Rapper T.I. and his business partner are being sued for securities fraud by several individuals that had invested in their cryptocurrency. The “Live Your Life” rapper – whose real name is Clifford Harris Jr. – and Ryan Felton are being accused of running a standard “pump and dump” scheme, a type of financial fraud in which a stock’s price is inflated through false and misleading statements.
Investors are claiming that they put more than $1 million into what they now call “worthless security” tokens known as FLiK Tokens. They say that T.I. and Felton used celebrity endorsements, social media and industry experts to build on the idea that FLiK was a valid and liquid investment.
Those who purchased the coin are claiming T.I. used comedian Kevin Hart of “Get Hard” and “Night School” fame to be the face of the new coin and to come aboard as a potential business owner, while Felton allegedly created fake online posts on behalf of figures like Mark Cuban to manipulate the price of the tokens.
Investors are saying that once the price shot up, Felton and T.I. sold their coins and disappeared during the latter half of 2017, ultimately causing the tokens to drop.
In a statement, they allege:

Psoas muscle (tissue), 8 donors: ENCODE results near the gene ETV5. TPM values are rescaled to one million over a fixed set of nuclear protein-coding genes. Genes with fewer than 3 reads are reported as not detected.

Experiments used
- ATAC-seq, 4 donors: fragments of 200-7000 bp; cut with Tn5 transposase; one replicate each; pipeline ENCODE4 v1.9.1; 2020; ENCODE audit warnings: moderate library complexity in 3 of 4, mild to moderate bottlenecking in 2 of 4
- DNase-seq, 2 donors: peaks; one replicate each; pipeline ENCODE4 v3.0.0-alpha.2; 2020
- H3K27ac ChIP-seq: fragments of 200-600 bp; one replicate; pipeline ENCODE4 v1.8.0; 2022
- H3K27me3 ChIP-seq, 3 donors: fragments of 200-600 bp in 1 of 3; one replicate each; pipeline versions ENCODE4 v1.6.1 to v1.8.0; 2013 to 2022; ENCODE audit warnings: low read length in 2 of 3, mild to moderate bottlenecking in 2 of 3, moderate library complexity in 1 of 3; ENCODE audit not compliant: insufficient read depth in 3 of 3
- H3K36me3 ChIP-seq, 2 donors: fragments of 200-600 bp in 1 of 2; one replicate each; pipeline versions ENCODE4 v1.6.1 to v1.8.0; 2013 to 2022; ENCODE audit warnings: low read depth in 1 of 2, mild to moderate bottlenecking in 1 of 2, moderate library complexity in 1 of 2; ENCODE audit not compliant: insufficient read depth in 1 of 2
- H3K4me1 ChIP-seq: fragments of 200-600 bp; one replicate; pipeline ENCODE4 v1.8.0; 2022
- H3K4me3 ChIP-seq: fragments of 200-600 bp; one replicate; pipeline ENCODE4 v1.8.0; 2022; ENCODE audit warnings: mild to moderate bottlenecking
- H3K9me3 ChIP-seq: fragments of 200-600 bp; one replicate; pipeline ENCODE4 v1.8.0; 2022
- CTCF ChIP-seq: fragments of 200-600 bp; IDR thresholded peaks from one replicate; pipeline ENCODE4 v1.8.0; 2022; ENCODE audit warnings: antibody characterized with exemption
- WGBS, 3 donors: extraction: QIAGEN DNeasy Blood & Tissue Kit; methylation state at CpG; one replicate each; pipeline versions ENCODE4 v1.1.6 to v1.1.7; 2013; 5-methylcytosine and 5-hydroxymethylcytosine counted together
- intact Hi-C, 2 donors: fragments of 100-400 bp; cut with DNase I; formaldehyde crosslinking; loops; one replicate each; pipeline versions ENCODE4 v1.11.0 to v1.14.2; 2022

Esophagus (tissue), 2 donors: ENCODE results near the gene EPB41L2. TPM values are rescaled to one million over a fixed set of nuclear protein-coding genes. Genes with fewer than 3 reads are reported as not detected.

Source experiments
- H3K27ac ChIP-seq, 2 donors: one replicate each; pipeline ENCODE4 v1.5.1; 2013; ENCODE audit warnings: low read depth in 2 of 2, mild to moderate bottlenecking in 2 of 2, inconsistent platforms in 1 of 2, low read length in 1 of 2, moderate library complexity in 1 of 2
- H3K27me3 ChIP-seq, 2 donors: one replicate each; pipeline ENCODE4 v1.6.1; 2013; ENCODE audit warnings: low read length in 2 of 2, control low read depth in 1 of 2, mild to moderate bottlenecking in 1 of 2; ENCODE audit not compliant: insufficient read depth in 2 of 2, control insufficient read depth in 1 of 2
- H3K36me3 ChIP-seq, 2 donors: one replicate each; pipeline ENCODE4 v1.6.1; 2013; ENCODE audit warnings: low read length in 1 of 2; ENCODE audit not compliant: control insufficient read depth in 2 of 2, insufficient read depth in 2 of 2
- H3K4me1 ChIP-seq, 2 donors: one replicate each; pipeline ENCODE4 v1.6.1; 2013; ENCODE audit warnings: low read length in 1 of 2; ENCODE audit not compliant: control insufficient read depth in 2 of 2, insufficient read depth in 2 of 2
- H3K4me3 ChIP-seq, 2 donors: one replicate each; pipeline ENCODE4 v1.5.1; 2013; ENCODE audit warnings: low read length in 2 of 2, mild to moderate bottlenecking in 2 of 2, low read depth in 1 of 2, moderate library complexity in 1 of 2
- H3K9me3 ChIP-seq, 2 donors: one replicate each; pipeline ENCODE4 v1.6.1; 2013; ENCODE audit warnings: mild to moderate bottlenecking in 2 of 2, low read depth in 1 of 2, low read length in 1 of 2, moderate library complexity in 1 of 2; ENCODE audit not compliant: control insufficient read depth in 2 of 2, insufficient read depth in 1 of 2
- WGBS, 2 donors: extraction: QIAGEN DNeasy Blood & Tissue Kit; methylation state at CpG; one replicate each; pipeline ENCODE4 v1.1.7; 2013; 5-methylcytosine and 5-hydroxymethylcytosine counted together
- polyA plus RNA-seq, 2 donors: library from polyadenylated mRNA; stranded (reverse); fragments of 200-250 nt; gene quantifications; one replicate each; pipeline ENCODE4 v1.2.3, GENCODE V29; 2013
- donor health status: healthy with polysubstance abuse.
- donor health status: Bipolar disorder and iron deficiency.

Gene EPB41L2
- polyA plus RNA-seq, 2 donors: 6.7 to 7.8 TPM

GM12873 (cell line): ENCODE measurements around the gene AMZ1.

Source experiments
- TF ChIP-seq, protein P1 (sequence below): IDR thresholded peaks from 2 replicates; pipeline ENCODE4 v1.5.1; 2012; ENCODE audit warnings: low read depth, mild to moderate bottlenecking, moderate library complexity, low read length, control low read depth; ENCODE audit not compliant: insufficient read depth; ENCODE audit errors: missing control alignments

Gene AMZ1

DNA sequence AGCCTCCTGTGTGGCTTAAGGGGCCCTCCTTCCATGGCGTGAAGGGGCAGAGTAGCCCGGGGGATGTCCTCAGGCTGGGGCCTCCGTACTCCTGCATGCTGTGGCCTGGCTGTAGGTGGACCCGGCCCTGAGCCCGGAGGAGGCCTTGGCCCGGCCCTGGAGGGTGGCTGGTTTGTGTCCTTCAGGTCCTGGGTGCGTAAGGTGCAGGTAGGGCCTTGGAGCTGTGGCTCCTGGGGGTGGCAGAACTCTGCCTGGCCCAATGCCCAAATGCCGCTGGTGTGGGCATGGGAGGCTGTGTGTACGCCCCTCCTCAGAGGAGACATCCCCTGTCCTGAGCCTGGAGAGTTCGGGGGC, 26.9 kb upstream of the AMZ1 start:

“Felton explained that the devaluation was caused, at least in part, because T.I. had given FLiK tokens to members of his family and friends who had sold massive amounts on coinexchange.com, which caused rapid devaluation.”
By the time investors knew what was going on, Felton had reportedly built an entirely new company that had acquired FLiK. Both he and T.I. are now being sued for fraud, and investors are seeking up to $5 million in damages.
This is not the first case of its kind. Roughly two weeks ago, record producer DJ Khaled and professional boxer Floyd Mayweather Jr. found themselves the subject of a lawsuit by investors who had put their money in Centra Tech, a technology firm that is being accused of stealing millions of dollars from individuals through an illegal cryptocurrency scam.
Both men are being sued for serving as celebrity endorsers of the firm. In an online tweet, Mayweather even referred to himself as “Floyd Crypto Mayweather,” while in an Instagram post, Khaled referred to Centra Tech as a “game changer.”
The Securities and Exchange Commission (SEC) is alleging that the company operated illegally and listed fake executives in its employee registry.
Centra Tech’s founders were arrested last April, which caused the firm’s currency to fall to less than two cents. It had been trading for more than $1 in February.